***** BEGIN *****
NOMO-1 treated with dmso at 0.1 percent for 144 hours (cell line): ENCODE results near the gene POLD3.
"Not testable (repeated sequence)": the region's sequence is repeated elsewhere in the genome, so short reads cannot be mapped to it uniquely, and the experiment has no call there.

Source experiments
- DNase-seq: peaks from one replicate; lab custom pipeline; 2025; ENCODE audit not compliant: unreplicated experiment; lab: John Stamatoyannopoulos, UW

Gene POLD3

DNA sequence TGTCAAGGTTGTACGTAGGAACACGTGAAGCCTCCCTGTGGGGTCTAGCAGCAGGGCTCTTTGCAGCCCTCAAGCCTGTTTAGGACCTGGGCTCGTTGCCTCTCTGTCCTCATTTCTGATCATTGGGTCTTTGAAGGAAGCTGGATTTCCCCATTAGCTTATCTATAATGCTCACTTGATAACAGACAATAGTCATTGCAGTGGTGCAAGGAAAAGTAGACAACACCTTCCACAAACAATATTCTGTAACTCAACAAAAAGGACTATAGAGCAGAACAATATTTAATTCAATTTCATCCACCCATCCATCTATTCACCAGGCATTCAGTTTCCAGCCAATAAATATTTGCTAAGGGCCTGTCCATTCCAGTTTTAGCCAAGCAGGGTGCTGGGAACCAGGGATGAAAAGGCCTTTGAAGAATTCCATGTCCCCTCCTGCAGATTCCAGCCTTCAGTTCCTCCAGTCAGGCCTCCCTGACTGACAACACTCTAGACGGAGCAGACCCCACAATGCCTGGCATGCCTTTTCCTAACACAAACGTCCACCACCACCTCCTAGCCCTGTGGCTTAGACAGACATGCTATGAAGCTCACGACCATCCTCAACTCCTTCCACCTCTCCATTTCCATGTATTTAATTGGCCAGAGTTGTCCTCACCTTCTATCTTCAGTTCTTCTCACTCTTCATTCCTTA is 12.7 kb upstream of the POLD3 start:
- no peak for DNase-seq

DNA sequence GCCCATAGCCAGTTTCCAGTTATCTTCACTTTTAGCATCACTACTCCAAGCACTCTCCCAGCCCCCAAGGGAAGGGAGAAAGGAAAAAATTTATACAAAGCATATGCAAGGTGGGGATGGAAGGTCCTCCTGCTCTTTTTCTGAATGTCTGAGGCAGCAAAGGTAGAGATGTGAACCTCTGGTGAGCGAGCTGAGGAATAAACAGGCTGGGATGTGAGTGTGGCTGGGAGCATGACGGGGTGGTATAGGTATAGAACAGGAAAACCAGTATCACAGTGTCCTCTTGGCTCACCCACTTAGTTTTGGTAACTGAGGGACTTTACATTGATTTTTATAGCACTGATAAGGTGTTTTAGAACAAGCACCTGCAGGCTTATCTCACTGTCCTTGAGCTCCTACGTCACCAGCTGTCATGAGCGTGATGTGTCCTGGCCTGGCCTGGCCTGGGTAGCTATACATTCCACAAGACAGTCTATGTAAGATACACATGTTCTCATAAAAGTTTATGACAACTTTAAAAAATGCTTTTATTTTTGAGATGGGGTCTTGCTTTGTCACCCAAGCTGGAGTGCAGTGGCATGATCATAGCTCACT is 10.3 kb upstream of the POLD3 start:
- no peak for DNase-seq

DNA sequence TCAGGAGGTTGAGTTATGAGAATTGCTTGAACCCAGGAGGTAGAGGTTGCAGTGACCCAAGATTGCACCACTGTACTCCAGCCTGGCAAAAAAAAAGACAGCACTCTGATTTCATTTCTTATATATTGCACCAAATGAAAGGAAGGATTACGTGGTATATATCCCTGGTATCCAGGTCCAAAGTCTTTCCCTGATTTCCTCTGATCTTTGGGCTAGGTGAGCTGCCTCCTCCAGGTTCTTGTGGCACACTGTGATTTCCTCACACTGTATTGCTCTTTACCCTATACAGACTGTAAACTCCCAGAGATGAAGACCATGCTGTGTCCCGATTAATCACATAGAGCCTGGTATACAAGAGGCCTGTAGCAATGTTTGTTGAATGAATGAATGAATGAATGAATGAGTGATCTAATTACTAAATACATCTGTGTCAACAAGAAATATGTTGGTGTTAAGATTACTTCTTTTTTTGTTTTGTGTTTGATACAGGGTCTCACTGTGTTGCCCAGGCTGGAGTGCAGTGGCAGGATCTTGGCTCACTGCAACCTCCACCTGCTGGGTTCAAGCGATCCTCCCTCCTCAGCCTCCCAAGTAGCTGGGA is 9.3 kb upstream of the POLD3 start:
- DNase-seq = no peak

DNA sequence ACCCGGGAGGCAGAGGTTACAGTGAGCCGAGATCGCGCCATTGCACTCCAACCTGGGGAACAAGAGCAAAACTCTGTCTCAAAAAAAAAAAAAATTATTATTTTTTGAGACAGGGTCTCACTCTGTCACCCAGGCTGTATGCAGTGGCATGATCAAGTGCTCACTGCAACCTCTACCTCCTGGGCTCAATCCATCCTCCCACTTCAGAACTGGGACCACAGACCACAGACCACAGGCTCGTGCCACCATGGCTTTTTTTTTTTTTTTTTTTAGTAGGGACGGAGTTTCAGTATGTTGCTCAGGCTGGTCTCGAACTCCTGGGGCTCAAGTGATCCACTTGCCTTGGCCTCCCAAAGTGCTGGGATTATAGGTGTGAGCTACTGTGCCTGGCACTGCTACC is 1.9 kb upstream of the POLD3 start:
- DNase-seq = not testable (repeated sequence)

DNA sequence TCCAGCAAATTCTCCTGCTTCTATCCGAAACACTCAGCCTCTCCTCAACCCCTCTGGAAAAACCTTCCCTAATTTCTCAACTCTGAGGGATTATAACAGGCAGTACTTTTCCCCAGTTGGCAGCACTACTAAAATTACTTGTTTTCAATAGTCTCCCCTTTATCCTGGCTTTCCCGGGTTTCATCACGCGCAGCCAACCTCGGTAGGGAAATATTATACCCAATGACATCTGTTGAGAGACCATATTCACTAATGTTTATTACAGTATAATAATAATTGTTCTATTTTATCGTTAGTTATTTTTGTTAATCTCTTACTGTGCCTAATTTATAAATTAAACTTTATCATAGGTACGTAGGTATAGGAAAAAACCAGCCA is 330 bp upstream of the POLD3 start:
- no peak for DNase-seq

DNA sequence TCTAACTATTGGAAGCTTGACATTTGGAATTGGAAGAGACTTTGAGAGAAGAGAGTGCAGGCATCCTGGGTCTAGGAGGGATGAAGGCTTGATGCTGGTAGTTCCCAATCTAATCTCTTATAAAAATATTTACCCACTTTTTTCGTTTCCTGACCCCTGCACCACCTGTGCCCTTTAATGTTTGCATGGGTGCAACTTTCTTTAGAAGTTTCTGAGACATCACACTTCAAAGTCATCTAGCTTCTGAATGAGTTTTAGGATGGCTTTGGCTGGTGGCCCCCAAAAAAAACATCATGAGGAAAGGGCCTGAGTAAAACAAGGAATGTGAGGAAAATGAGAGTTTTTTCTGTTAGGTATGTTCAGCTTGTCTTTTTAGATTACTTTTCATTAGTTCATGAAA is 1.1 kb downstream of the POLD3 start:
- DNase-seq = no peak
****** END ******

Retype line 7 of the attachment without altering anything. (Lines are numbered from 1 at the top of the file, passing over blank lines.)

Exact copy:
- no peak for DNase-seq